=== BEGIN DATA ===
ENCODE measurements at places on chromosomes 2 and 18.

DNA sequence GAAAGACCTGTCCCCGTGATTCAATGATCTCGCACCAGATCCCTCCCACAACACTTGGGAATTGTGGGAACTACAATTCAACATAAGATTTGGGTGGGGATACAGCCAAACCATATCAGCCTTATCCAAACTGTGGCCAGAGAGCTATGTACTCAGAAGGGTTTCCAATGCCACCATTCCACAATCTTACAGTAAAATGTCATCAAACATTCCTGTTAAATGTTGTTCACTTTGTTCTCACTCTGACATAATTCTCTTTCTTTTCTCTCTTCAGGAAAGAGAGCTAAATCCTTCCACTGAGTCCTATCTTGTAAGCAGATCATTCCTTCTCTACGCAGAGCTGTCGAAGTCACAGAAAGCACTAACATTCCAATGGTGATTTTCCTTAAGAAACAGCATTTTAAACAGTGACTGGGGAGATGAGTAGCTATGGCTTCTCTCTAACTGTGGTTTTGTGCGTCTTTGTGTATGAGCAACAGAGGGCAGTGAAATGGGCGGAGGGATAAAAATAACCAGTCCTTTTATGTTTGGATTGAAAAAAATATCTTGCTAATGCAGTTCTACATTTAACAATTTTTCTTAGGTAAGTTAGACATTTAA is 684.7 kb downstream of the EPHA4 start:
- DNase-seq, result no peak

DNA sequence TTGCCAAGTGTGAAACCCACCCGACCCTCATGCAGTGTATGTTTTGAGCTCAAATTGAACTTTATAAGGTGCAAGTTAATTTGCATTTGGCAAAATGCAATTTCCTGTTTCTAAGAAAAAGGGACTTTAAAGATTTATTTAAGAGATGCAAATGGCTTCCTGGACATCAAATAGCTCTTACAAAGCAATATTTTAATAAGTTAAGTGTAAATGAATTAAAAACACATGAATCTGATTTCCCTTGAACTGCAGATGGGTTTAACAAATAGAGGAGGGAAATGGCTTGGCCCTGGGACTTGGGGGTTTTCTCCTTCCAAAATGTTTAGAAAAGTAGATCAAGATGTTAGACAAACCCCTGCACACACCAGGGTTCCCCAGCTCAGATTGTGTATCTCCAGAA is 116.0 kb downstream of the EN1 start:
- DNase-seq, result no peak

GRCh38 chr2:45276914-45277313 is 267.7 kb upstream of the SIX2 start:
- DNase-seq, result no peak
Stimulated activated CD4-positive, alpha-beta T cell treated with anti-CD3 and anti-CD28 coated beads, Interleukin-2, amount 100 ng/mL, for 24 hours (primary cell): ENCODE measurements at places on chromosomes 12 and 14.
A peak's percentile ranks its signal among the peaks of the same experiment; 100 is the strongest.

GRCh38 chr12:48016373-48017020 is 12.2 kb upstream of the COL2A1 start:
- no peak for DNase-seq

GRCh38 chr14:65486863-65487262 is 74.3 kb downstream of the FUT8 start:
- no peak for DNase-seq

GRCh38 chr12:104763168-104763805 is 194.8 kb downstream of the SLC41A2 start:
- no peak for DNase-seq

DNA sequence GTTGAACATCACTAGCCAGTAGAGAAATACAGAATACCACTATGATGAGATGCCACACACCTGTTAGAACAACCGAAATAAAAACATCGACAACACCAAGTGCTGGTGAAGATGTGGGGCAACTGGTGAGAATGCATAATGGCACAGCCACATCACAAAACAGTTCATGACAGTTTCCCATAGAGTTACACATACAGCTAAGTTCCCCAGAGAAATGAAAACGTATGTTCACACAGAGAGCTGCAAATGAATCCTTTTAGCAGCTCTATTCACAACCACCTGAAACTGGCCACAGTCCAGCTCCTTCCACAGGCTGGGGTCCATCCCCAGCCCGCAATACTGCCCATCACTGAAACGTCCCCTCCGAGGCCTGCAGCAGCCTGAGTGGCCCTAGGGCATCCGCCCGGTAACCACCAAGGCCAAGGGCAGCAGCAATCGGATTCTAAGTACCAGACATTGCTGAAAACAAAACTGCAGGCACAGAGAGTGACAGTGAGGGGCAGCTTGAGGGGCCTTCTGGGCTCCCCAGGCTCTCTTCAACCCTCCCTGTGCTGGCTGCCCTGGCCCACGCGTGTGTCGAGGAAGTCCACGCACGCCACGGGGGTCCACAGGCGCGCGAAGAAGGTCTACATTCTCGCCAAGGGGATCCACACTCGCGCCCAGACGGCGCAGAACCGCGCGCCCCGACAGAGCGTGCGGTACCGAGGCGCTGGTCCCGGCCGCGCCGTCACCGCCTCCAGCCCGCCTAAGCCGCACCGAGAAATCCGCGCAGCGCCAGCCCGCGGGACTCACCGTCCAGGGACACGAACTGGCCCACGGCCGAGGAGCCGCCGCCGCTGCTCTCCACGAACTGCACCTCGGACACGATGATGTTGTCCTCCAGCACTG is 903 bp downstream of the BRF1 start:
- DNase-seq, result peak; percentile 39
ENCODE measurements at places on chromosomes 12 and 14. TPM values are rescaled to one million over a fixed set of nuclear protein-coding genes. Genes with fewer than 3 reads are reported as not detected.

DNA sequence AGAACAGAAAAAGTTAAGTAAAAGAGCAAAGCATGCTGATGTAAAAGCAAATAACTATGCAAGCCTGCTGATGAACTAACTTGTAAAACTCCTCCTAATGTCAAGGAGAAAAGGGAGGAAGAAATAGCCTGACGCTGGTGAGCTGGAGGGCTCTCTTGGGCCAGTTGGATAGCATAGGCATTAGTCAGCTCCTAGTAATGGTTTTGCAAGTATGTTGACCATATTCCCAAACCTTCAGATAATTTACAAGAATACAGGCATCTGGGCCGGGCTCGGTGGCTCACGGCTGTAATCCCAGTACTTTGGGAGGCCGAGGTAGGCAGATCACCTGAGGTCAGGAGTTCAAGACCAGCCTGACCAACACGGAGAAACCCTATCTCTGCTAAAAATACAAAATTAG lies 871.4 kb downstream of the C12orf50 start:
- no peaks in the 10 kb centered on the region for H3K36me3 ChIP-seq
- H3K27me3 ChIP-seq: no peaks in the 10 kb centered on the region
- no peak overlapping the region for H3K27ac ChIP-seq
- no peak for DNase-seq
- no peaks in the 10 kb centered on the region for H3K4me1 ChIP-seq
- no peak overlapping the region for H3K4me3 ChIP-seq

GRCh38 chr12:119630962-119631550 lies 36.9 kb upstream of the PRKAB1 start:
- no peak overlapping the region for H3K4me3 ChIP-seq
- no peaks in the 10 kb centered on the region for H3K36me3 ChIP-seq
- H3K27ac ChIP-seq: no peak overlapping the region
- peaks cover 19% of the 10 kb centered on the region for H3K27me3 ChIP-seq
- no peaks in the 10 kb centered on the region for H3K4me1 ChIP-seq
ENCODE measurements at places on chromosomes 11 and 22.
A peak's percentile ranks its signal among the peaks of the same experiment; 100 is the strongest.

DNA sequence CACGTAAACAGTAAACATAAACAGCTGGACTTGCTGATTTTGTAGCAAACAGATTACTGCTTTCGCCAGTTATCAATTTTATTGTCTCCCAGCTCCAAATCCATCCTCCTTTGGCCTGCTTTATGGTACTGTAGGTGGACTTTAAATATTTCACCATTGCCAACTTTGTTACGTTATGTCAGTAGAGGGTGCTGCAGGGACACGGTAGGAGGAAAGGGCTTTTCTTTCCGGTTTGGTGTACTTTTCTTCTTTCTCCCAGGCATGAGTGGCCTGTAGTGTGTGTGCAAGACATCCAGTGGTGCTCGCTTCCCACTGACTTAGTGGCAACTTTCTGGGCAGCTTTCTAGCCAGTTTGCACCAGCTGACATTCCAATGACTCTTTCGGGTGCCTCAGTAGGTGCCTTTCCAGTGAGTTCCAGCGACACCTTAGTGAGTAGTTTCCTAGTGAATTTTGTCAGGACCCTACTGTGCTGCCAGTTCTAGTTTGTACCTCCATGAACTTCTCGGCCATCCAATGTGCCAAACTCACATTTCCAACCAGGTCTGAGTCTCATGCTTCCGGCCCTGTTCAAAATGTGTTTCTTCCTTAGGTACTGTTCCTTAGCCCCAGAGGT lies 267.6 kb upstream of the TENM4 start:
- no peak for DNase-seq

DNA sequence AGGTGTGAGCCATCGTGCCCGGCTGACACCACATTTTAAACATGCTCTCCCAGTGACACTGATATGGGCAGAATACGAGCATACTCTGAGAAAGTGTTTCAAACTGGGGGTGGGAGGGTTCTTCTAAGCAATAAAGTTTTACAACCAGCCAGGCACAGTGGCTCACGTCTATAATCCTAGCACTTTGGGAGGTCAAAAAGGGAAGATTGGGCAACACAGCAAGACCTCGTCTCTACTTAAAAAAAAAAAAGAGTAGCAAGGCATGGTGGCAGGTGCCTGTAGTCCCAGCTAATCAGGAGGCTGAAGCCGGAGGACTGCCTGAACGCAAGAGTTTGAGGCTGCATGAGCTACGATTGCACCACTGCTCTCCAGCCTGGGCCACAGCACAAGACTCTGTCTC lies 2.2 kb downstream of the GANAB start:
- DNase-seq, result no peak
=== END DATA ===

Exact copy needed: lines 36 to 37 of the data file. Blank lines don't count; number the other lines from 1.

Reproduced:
DNA sequence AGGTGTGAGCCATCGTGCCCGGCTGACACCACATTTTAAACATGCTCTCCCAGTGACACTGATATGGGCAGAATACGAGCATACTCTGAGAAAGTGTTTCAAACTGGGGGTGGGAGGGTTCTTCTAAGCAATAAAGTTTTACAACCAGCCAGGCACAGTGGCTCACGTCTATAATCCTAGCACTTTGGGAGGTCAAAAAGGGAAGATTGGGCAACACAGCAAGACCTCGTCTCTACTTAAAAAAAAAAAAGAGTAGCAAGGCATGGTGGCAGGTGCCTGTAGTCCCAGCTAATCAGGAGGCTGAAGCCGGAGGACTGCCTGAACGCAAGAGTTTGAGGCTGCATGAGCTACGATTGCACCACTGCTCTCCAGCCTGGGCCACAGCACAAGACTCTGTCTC lies 2.2 kb downstream of the GANAB start:
- DNase-seq, result no peak